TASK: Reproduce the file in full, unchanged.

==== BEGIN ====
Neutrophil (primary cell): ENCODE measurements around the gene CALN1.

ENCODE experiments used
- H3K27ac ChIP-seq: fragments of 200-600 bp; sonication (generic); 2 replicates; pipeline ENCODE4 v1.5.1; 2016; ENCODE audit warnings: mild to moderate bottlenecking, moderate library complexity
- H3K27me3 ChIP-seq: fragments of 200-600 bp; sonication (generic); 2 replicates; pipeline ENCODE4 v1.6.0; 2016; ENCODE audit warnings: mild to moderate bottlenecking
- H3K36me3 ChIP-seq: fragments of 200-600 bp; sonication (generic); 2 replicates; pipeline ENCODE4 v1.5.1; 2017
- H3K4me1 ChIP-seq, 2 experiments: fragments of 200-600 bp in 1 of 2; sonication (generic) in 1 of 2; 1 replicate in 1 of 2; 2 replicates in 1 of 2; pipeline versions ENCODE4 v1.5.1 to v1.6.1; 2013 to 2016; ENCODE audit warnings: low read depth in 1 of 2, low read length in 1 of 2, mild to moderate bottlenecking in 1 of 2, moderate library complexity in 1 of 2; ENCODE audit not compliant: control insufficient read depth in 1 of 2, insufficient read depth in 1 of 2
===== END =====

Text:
Neutrophil (primary cell): ENCODE measurements around the gene CALN1.

ENCODE experiments used
- H3K27ac ChIP-seq: fragments of 200-600 bp; sonication (generic); 2 replicates; pipeline ENCODE4 v1.5.1; 2016; ENCODE audit warnings: mild to moderate bottlenecking, moderate library complexity
- H3K27me3 ChIP-seq: fragments of 200-600 bp; sonication (generic); 2 replicates; pipeline ENCODE4 v1.6.0; 2016; ENCODE audit warnings: mild to moderate bottlenecking
- H3K36me3 ChIP-seq: fragments of 200-600 bp; sonication (generic); 2 replicates; pipeline ENCODE4 v1.5.1; 2017
- H3K4me1 ChIP-seq, 2 experiments: fragments of 200-600 bp in 1 of 2; sonication (generic) in 1 of 2; 1 replicate in 1 of 2; 2 replicates in 1 of 2; pipeline versions ENCODE4 v1.5.1 to v1.6.1; 2013 to 2016; ENCODE audit warnings: low read depth in 1 of 2, low read length in 1 of 2, mild to moderate bottlenecking in 1 of 2, moderate library complexity in 1 of 2; ENCODE audit not compliant: control insufficient read depth in 1 of 2, insufficient read depth in 1 of 2